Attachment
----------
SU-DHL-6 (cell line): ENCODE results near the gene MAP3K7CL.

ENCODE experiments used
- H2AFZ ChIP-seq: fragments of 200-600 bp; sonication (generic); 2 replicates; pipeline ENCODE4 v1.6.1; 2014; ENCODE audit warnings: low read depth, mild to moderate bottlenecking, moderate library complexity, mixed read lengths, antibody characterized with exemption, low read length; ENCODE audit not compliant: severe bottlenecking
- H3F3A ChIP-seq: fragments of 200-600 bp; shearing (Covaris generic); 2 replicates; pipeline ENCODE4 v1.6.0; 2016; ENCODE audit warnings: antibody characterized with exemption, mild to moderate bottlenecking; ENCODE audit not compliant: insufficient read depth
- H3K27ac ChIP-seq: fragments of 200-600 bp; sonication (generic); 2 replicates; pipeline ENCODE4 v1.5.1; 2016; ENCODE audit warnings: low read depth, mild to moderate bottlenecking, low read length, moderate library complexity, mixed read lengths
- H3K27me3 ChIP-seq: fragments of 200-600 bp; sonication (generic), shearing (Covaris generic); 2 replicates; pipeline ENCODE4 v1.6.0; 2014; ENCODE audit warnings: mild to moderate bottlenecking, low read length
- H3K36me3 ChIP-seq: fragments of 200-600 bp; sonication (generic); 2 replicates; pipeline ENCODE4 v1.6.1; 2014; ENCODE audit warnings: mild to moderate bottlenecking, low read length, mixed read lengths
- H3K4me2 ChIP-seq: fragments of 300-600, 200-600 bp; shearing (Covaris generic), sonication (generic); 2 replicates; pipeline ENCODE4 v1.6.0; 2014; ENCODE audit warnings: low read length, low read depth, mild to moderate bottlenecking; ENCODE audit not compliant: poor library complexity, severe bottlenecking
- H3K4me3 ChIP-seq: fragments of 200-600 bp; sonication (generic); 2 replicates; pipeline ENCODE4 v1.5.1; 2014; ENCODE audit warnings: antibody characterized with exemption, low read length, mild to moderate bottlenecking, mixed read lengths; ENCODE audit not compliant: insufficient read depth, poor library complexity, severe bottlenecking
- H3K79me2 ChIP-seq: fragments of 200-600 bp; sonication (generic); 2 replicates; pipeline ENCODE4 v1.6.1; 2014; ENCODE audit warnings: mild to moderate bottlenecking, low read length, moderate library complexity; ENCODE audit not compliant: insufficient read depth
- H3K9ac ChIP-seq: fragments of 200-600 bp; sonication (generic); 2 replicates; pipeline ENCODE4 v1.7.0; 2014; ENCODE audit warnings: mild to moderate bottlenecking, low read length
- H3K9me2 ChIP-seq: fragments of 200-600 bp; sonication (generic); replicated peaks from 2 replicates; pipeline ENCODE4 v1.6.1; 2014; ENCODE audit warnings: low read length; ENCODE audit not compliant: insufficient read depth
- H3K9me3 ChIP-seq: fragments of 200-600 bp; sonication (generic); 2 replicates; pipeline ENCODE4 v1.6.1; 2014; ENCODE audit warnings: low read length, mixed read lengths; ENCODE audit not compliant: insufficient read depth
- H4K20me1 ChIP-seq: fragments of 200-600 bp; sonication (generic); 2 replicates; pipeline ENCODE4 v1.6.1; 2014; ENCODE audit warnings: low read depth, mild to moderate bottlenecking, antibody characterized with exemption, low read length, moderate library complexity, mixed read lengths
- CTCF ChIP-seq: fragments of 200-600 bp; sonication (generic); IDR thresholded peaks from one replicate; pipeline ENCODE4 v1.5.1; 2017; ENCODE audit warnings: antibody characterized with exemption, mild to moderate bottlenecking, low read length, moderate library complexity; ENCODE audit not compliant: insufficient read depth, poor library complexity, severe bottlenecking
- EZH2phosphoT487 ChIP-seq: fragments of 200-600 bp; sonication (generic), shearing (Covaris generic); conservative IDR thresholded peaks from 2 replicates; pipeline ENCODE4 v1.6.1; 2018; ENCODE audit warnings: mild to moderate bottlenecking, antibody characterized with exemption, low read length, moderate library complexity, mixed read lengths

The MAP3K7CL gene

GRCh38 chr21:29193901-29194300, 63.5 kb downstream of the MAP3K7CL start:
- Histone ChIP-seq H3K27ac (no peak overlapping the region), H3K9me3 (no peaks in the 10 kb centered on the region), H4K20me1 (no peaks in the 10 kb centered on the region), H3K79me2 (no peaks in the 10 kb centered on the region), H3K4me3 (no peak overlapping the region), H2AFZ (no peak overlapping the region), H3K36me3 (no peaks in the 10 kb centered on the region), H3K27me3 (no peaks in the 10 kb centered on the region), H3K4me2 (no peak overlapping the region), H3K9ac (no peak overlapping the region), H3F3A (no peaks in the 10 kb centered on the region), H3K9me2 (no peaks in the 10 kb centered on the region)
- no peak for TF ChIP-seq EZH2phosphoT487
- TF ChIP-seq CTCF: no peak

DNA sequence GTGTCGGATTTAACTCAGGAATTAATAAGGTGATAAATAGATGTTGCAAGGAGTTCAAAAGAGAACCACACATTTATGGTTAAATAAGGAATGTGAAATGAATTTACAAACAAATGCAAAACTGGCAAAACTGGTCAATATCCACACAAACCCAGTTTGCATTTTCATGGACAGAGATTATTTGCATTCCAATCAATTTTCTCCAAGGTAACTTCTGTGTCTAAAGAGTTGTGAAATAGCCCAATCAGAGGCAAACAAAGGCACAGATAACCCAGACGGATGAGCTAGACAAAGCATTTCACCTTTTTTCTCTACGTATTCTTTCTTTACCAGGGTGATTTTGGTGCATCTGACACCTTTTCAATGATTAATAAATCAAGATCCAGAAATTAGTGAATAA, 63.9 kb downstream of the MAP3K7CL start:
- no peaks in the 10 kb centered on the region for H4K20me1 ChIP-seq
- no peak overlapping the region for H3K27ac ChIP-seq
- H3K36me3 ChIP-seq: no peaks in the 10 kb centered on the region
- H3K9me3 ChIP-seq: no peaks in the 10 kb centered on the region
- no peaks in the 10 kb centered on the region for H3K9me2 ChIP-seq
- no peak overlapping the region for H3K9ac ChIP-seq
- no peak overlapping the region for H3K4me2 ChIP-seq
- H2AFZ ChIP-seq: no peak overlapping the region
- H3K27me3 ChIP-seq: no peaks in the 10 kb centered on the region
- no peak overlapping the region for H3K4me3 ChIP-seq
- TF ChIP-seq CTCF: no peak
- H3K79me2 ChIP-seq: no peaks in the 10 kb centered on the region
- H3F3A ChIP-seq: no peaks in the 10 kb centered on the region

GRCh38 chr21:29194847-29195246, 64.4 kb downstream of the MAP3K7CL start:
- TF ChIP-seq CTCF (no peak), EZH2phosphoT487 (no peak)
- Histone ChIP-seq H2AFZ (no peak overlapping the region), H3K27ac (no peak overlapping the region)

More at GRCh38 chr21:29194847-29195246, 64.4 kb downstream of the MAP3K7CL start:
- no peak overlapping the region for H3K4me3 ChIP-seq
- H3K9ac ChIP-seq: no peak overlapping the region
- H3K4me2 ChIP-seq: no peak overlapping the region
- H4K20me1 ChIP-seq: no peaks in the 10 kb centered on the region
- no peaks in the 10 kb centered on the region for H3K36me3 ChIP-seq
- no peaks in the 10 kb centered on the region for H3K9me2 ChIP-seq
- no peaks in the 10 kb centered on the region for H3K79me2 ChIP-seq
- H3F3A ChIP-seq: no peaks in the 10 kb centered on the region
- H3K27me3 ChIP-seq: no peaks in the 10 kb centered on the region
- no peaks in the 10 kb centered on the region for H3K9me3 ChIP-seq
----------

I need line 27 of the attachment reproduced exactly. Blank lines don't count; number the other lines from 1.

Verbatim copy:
- no peaks in the 10 kb centered on the region for H3K9me2 ChIP-seq